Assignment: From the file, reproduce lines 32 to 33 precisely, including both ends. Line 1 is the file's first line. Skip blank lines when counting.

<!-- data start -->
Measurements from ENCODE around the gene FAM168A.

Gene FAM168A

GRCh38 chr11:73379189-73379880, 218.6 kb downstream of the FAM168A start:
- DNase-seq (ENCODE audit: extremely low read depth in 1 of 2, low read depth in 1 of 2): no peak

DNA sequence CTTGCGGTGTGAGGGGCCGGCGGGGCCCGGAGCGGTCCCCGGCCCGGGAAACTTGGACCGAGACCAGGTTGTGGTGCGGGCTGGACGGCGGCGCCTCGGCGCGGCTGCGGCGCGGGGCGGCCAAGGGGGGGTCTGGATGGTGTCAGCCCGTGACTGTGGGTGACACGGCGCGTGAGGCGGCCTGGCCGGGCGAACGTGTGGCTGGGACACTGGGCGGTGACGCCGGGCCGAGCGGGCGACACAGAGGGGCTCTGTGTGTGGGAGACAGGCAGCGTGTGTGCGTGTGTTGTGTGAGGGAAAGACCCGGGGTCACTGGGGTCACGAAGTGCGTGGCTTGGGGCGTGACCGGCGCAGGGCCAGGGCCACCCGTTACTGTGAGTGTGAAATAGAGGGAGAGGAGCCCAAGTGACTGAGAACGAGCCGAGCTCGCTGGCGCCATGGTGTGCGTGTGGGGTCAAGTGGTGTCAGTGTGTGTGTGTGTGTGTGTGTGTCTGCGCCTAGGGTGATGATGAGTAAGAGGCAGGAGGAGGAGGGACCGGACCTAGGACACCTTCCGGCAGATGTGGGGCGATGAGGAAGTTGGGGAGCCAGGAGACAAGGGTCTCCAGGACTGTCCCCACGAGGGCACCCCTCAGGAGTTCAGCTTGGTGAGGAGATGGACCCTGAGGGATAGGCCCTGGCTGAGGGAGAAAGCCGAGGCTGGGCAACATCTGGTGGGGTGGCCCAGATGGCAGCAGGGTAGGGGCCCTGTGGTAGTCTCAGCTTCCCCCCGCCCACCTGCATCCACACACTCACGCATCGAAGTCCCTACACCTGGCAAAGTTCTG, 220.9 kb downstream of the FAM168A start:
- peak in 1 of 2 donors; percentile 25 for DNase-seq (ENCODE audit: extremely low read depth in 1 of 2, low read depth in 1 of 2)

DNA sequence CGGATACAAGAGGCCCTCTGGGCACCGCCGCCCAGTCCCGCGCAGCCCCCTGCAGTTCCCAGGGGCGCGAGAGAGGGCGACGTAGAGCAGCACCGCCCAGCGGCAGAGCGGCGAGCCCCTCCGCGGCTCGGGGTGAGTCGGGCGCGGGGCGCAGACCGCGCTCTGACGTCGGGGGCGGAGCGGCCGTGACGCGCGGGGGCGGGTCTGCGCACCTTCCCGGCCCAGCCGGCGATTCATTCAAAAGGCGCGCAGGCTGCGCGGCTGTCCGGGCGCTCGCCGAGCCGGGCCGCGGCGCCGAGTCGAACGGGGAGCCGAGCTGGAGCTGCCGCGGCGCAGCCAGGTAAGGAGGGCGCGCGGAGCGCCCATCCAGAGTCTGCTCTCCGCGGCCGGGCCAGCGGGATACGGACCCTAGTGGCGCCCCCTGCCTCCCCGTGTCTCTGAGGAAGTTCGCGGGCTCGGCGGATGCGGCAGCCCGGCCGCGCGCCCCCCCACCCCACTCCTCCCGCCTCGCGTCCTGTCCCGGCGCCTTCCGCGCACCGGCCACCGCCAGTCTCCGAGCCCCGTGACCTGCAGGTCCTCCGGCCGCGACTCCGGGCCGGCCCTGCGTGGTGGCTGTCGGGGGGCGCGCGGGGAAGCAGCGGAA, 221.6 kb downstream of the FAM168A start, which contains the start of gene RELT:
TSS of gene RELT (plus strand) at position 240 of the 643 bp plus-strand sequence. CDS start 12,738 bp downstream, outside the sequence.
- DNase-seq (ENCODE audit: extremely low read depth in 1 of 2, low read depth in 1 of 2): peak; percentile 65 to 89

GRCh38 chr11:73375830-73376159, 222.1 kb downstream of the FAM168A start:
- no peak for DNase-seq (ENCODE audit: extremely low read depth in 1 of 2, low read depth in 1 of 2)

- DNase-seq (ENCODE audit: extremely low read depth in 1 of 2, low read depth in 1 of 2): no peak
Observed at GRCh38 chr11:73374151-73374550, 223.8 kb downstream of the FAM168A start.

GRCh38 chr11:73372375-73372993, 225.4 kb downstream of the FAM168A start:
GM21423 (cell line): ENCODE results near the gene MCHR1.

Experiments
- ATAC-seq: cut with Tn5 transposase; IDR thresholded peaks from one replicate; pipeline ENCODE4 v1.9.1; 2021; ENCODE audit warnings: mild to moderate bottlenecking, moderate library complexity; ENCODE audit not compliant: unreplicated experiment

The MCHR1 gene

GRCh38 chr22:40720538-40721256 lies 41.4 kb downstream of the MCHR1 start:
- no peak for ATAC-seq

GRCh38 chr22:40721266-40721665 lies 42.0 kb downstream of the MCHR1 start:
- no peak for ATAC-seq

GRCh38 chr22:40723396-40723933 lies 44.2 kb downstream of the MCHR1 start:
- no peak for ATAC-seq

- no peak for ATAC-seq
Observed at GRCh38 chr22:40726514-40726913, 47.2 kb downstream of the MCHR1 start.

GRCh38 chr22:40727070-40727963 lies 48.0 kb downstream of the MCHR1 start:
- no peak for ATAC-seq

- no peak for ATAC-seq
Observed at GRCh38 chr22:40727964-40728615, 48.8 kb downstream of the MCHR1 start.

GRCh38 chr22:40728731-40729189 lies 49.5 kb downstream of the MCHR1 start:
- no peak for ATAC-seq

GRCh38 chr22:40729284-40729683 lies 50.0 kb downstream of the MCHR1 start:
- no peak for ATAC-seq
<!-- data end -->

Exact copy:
- no peak for ATAC-seq

GRCh38 chr22:40729284-40729683 lies 50.0 kb downstream of the MCHR1 start: